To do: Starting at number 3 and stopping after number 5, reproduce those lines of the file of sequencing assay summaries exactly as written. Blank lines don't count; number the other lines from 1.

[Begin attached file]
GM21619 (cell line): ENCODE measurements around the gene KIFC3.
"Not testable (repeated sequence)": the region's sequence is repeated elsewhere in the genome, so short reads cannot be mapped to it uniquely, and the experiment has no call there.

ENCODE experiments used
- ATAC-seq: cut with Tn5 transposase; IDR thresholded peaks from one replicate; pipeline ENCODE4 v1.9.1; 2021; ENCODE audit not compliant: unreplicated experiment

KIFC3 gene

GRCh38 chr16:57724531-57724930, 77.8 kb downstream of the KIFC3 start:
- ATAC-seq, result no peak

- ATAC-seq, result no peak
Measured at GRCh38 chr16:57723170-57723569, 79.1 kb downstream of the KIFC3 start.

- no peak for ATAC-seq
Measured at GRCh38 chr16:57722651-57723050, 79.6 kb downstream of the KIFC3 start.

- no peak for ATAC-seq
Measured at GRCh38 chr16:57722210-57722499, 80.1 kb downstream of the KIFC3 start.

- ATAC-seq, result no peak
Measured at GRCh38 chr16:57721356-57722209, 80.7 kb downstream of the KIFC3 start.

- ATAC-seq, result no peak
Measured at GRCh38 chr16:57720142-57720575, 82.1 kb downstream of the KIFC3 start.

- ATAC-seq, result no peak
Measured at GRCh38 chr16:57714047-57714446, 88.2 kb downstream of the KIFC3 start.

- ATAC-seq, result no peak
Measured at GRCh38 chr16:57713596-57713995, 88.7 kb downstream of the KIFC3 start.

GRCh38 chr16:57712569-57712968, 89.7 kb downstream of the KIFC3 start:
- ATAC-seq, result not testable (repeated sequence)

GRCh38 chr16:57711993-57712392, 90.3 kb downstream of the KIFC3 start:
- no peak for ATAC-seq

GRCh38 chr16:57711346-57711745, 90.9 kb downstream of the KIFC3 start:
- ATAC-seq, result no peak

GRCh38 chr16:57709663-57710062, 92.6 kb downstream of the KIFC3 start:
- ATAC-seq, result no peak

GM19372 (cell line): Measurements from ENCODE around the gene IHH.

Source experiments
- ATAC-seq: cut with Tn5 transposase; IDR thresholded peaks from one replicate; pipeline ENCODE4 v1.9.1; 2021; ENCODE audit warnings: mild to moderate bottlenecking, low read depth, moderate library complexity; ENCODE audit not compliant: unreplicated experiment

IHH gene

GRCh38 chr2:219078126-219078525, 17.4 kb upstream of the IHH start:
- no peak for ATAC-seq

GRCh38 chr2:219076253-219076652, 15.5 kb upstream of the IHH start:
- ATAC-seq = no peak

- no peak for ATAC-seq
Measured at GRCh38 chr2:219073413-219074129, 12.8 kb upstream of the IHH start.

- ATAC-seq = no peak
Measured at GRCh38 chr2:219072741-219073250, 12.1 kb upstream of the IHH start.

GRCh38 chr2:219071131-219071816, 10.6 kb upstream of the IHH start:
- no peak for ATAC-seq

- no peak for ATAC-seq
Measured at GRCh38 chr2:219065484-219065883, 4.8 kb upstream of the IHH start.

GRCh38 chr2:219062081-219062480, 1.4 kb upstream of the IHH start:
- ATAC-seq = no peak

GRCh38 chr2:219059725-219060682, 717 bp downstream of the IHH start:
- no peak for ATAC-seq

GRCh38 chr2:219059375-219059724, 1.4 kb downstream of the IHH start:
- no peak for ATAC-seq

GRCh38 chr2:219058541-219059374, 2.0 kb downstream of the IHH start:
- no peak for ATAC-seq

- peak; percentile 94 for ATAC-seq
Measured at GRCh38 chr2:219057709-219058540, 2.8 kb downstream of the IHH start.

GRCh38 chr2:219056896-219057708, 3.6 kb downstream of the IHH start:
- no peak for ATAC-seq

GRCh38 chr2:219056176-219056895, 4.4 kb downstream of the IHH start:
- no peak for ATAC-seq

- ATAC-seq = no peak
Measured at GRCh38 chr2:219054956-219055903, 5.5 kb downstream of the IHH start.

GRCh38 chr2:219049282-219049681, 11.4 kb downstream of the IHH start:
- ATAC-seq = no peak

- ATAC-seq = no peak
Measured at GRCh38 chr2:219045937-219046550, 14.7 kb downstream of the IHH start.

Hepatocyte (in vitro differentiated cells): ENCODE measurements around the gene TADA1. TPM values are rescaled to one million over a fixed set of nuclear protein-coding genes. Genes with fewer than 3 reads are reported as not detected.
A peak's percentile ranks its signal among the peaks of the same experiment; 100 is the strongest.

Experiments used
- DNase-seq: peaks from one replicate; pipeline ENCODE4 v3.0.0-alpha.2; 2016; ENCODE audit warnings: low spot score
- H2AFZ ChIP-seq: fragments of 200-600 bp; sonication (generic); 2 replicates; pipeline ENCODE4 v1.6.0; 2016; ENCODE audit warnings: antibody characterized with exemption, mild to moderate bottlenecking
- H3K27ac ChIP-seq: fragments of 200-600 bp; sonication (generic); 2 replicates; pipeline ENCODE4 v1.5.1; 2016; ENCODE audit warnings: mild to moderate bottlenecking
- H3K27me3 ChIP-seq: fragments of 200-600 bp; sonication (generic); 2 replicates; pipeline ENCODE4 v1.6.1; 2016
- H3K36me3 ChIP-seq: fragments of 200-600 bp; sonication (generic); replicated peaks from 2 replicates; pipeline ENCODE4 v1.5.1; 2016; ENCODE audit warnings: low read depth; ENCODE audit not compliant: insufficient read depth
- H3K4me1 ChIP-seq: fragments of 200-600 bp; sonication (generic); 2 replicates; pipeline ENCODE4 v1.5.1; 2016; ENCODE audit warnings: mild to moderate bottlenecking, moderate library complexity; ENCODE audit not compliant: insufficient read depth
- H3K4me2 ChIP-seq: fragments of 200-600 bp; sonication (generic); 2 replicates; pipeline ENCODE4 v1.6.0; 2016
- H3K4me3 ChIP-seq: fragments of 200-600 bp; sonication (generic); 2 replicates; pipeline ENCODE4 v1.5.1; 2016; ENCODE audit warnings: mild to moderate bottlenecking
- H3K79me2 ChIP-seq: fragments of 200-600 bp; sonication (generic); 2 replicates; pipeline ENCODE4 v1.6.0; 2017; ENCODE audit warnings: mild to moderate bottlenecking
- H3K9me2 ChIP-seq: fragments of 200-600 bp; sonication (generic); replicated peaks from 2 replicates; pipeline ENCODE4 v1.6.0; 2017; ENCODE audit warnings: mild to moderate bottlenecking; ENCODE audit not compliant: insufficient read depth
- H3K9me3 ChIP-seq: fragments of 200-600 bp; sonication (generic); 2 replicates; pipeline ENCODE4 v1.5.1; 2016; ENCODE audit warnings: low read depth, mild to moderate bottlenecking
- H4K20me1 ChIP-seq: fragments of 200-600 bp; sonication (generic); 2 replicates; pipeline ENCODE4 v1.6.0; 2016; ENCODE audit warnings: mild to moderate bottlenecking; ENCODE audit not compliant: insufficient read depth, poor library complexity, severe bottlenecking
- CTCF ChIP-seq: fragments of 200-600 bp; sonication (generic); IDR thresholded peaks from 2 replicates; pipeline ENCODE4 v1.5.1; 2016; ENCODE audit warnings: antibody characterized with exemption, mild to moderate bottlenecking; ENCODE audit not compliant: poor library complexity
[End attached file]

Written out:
ENCODE experiments used
- ATAC-seq: cut with Tn5 transposase; IDR thresholded peaks from one replicate; pipeline ENCODE4 v1.9.1; 2021; ENCODE audit not compliant: unreplicated experiment

KIFC3 gene